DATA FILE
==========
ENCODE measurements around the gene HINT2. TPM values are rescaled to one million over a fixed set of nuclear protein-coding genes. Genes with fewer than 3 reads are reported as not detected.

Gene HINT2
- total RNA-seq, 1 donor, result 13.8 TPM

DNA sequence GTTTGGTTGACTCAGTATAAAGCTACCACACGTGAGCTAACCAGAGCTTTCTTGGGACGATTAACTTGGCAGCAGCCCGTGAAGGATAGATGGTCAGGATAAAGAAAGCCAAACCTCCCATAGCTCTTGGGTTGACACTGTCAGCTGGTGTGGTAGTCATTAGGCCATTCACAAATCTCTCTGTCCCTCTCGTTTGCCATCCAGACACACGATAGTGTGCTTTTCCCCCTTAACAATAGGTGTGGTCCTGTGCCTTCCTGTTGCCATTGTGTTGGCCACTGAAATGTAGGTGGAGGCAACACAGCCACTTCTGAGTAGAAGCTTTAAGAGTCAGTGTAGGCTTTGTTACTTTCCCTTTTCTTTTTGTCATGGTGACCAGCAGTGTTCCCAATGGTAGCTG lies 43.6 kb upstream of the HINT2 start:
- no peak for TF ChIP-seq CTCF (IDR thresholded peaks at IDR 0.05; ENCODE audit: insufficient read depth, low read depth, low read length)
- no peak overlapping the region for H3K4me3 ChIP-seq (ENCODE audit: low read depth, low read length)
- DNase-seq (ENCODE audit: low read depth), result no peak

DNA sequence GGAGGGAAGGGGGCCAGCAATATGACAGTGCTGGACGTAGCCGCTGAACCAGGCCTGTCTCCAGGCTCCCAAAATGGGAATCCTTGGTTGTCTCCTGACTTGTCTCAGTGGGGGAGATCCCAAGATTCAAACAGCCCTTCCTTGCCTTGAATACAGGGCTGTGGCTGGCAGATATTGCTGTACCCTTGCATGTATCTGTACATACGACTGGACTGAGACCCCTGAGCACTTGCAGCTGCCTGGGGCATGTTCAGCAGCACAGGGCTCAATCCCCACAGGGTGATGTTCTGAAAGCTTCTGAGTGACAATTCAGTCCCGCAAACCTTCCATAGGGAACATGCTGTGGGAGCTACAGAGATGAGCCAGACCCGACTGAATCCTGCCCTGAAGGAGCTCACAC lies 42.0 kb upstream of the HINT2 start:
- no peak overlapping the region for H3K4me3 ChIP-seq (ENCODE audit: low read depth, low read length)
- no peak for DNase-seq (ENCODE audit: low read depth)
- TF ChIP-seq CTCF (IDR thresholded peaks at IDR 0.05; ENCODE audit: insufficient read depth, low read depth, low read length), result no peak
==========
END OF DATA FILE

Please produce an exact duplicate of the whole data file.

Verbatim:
ENCODE measurements around the gene HINT2. TPM values are rescaled to one million over a fixed set of nuclear protein-coding genes. Genes with fewer than 3 reads are reported as not detected.

Gene HINT2
- total RNA-seq, 1 donor, result 13.8 TPM

DNA sequence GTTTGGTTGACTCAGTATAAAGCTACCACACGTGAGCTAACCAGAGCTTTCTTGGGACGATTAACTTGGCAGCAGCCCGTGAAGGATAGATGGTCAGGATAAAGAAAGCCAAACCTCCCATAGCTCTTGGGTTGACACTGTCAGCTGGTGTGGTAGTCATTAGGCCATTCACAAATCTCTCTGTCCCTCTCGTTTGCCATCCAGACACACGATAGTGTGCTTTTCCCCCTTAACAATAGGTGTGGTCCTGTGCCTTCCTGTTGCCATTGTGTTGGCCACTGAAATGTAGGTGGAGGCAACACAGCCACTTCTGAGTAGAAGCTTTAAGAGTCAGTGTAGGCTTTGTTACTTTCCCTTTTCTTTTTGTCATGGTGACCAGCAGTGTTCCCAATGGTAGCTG lies 43.6 kb upstream of the HINT2 start:
- no peak for TF ChIP-seq CTCF (IDR thresholded peaks at IDR 0.05; ENCODE audit: insufficient read depth, low read depth, low read length)
- no peak overlapping the region for H3K4me3 ChIP-seq (ENCODE audit: low read depth, low read length)
- DNase-seq (ENCODE audit: low read depth), result no peak

DNA sequence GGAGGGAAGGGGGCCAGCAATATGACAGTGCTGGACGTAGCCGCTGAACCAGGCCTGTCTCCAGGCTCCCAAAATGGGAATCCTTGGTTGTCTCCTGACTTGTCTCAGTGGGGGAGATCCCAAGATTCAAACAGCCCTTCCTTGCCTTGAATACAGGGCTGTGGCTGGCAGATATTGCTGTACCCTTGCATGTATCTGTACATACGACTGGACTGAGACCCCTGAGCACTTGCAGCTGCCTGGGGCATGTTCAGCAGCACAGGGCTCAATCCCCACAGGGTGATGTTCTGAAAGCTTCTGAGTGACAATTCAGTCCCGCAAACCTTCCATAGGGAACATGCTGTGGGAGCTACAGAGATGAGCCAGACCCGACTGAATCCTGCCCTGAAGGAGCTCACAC lies 42.0 kb upstream of the HINT2 start:
- no peak overlapping the region for H3K4me3 ChIP-seq (ENCODE audit: low read depth, low read length)
- no peak for DNase-seq (ENCODE audit: low read depth)
- TF ChIP-seq CTCF (IDR thresholded peaks at IDR 0.05; ENCODE audit: insufficient read depth, low read depth, low read length), result no peak